Show of 02-08-2014

Tech Talk

February 8, 2014

Best of Tech Talk Edition

    • Replaying segments from previous shows. 

Email and Forum Questions

  • Email from Peter in Arlington: Dear Tech Talk. What are some of the tech trends fo 2014. I would like to know where technology is headed to help with my career choices. Love the show. Peter in Arlington
  • Tech Talk Responds: There are some very definite tech trends that can easily be seen. The best summary that I have seen was given at this year’s CES by Dr. Henry Samueli, co-founder and Chairman of Broadcom.
  • The Internet of Things
    • The idea behind the Internet of Things is simple but powerful: the quality of life of every person on the planet can be vastly improved by connecting everyone and everything to the Internet. The first examples are the Fitbit or the Nike Fuelband. Other examples are the Nest Thermostat and Smoke Detector.
  • Wireless Charging
    • Currently, there are three competing standards – but the industry will hopefully converge to one in 2014, setting the stage for interoperability of wireless charging systems from multiple manufacturers.  Should accelerate the Internet of Things marketplace.
  • Ultra HD TV
    • The successor to high-definition television has arrived in the form of 4K TVs, also known as Ultra HD. These TVs, which still carry premium price tags in retail stores, have four times the pixel resolution of conventional 1080p HD displays.
  • Connected Cars
    • Expect to see improved multimedia options in 2014, especially for rear-seat entertainment systems, thanks in part to better connectivity by way of in-car Wi-Fi and LTE connections. With a Wi-Fi enabled car in the future, you will have the ability to update your music or video content while the car is parked in your garage. Don’t expect to see self-driving cars on the market until at least the next decade.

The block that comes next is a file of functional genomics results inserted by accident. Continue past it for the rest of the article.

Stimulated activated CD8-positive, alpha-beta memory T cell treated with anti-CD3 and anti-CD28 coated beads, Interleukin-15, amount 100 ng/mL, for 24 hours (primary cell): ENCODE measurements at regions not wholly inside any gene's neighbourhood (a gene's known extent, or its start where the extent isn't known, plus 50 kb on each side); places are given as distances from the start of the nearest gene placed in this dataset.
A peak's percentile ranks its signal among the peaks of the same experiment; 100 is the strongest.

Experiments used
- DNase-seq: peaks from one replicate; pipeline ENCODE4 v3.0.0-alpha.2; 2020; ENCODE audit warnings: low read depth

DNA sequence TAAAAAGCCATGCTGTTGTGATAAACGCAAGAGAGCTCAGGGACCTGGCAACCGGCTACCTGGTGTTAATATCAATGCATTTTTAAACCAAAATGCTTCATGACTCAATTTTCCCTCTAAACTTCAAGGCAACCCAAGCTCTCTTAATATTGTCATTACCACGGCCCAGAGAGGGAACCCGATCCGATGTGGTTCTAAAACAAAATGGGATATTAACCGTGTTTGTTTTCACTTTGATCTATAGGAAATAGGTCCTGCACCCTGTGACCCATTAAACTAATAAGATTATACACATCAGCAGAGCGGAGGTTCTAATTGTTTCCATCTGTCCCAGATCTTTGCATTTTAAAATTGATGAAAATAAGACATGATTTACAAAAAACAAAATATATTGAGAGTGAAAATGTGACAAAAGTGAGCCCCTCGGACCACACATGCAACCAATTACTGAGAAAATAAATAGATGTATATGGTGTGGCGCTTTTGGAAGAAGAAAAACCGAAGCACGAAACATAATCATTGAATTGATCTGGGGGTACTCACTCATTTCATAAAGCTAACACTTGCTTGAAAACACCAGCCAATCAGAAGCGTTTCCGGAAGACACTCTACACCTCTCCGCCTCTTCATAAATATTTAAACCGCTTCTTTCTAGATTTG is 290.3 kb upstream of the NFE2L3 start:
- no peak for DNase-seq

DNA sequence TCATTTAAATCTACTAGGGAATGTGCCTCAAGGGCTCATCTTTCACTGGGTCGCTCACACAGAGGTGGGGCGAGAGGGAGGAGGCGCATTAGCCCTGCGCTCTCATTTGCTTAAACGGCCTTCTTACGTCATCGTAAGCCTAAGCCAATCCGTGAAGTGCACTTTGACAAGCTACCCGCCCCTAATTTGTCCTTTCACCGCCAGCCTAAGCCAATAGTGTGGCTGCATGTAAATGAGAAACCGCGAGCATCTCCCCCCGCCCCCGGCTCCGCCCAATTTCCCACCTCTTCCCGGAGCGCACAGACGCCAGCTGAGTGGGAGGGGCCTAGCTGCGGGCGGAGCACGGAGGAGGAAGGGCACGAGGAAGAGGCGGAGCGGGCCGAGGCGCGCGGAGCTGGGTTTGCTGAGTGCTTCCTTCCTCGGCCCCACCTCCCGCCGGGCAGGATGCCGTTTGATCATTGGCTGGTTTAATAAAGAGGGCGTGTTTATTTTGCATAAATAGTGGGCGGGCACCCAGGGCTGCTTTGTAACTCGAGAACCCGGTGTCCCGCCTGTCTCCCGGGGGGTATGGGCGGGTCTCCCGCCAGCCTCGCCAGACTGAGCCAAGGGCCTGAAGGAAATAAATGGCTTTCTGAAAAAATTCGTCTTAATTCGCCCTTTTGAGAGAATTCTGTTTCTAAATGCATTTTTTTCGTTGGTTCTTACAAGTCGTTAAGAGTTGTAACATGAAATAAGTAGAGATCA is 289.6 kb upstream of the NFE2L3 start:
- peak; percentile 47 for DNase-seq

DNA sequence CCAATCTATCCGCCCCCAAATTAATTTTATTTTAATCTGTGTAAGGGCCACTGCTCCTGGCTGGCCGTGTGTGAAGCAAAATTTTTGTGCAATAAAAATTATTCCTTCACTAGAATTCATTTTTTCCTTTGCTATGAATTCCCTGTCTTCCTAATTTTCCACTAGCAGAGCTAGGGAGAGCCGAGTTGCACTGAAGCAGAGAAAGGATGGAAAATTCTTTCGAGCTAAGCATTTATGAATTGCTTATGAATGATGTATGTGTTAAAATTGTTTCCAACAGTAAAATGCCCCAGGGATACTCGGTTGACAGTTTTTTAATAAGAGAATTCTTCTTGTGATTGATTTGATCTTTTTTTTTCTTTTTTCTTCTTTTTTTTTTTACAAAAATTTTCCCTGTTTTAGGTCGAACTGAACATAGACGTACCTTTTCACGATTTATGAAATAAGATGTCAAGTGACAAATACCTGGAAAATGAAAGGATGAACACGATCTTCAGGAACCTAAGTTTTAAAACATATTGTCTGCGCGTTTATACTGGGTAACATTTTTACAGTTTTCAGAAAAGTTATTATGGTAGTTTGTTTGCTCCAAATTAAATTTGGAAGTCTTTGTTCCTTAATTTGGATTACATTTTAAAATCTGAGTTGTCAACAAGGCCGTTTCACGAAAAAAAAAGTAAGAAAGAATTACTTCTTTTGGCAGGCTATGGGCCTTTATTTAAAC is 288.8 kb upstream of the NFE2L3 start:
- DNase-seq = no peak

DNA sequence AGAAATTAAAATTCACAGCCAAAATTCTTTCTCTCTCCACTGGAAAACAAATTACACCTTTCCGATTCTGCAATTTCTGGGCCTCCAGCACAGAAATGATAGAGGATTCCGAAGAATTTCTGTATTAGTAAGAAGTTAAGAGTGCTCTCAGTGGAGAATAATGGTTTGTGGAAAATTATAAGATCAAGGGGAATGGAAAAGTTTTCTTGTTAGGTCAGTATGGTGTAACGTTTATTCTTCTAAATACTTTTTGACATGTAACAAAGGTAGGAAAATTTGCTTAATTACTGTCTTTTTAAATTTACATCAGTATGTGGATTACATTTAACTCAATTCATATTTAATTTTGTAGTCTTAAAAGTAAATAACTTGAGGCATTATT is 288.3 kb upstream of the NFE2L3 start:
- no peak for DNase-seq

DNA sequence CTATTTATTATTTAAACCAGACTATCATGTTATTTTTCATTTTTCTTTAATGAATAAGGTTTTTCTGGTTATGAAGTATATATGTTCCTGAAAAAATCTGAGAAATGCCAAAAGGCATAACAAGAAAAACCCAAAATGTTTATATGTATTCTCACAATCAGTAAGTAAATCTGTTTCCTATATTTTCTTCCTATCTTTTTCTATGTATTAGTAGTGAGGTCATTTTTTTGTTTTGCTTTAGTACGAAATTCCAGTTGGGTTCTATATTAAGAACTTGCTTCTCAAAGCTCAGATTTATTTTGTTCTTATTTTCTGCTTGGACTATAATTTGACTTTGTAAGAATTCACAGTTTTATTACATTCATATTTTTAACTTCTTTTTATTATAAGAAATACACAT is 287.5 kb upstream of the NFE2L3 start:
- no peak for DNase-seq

• LTE Networks
    • Today’s LTE networks and phones operate at download speeds of up to 75 megabits per second but soon the network operators will boost those speeds to 150 Mbps and eventually over the next several years, as LTE-Advanced is deployed, to 300, 450 and 600 Mbps.
  • Proximity Awareness
    • Increasingly, mobile devices have integrated GPS technology to identify exactly where they are at any given moment. For the most part, existing location technology has been an outdoor phenomenon, dependent on GPS satellites and used primarily for navigation. But new location technologies are being developed which leverage Bluetooth and Wi-Fi beacons that will pinpoint your location inside buildings, down to a meter or less.
  • 5.8G WiFi
    • Speeds of a few hundred Mbps in a smartphone or nearly 1 Gigabit per second in a tablet or computer are now possible. Expect to wireless distribution of streaming video.  
  • Email from Jason in Fairfax: Dear Doc and Jim. I love to play music on my portable devices (iPhone, iPad, laptop). I have ripped all my CD’s into MP3 files, but I want to listen to more. Please compare Spotify and Pandora for streaming audio. Thanks, Jason in Fairfax
  • Tech Talk Responds: Pandora Internet Radio is a music streaming and automated music recommendation service that serves as “custodian” of the Music Genome Project. The service, operated by Pandora Media, Inc., is only available in the United States, Australia and New Zealand. The service plays musical selections of a certain genre based on the user’s artist selection. The user then provides positive or negative feedback for songs chosen by the service, which are taken into account when Pandora selects future songs.